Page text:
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Test ID SVISC Viscosity, Serum

Specimen Required

Collection Container/Tube: Red top (serum gel/SST are not acceptable)

Submission Container/Tube: Plastic vial

Specimen Volume: 3 mL

Collection Instructions:

1. Keep specimen at 37° C (eg, 37° C Thermopak, heat block) until after centrifugation.

2. Centrifuge and aliquot serum into plastic vial.

Useful For

Detection of increased viscosity


Monitoring patients with hyperviscosity syndrome


This test is not useful for patients with small concentrations of monoclonal proteins.

Method Name

Capillary Measurement

Reporting Name

Viscosity, S

Specimen Type

Serum Red

Specimen Minimum Volume

0.75 mL

Specimen Stability Information

Specimen Type Temperature Time Special Container
Serum Red Refrigerated (preferred) 28 days
  Frozen  28 days
  Ambient  14 days

Clinical Information

Viscosity is the property of fluids to resist flow. Hyperviscosity may be manifested by nasal bleeding, blurred vision, headaches, dizziness, nystagmus, deafness, diplopia, ataxia, paresthesias, or congestive heart failure. Funduscopic examination reveals dilation of retinal veins and flame shaped retinal hemorrhages.


The most common cause of serum hyperviscosity is the presence of large concentrations of IgM monoclonal proteins, and Waldenstrom macroglobulinemia accounts for 80% to 90% of hyperviscosity cases. Hyperviscosity syndrome can also occur in multiple myeloma patients.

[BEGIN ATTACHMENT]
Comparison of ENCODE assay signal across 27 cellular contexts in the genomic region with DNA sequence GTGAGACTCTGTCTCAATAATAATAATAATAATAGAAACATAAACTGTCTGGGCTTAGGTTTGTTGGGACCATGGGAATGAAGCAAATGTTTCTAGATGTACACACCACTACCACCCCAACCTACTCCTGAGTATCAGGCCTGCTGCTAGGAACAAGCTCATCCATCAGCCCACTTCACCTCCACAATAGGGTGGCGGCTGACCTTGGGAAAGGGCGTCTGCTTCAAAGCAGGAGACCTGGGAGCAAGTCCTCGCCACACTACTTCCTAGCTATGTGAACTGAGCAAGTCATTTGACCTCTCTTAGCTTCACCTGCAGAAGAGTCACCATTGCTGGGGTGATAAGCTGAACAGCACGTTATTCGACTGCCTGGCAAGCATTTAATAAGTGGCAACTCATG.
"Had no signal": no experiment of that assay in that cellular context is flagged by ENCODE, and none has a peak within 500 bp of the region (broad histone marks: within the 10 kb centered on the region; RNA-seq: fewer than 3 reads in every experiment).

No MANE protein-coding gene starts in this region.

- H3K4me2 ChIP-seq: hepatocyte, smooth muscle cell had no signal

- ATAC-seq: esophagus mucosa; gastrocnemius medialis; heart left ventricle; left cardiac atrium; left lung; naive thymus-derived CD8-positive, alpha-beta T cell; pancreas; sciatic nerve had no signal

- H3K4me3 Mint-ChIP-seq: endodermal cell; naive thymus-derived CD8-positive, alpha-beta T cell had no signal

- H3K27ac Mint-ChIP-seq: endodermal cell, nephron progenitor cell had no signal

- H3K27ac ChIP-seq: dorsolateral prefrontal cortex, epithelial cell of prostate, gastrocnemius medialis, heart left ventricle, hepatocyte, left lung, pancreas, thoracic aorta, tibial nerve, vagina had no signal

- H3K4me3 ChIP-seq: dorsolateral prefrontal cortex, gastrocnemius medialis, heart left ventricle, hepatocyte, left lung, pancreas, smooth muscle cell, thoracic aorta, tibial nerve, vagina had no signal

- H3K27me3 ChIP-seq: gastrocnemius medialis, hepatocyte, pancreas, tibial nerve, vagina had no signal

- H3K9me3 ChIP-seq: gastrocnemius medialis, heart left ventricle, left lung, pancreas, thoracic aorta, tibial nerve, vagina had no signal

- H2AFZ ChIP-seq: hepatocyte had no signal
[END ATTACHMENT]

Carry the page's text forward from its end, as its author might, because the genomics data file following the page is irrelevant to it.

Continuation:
Because the ability of a monoclonal protein to cause hyperviscosity is affected by its concentration, molecular weight, and aggregation, sera with concentrations of monoclonal IgM greater than 4 g/dL, IgA greater than 5 g/dL, or IgG greater than 6 g/dL should be tested for hyperviscosity.


Serum viscosity and electrophoresis are recommended before and after plasmapheresis in order to correlate viscosity and M-spike with patient symptoms. This correlation may be useful for anticipating the need for repeat plasmapheresis.

Reference Values

≤1.5 centipoises


Although viscosities greater than 1.5 centipoises (cP) are abnormal, hyperviscosity is rarely present unless the viscosity is greater than 3 cP.

Clinical Reference

1. Gertz MA, Kyle RA: Hyperviscosity syndrome. J Intensive Care Med. 1995;10:128-141

2. Gertz MA: Acute hyperviscosity: syndromes and management. Blood. 2018;132(13):1379-1385

3. Kesmarky G, Kenyeres P, Rabai M, Toth K: Plasma viscosity: a forgotten variable. Clin Hemorheol Microcirc. 2008;39(1-4):243-246

4. Wood AW: Rheology of blood. In: Physiology, Biophysics, and Biomedical Engineering. CRC Press; 2012:217-233

Day(s) Performed

Monday through Friday

Report Available

2 to 4 days

Test Classification

This test has been modified from the manufacturer's instructions. Its performance characteristics were determined by Mayo Clinic in a manner consistent with CLIA requirements. This test has not been cleared or approved by the US Food and Drug Administration.

CPT Code Information


LOINC Code Information

Test ID Test Order Name Order LOINC Value
SVISC Viscosity, S 3128-6


Result ID Test Result Name Result LOINC Value
SVISC Viscosity, S 3128-6


If not ordering electronically, complete, print, and send 1 of the following forms with the specimen:

-Benign Hematology Test Request Form (T755)

-Hematopathology/Cytogenetics Test Request (T726)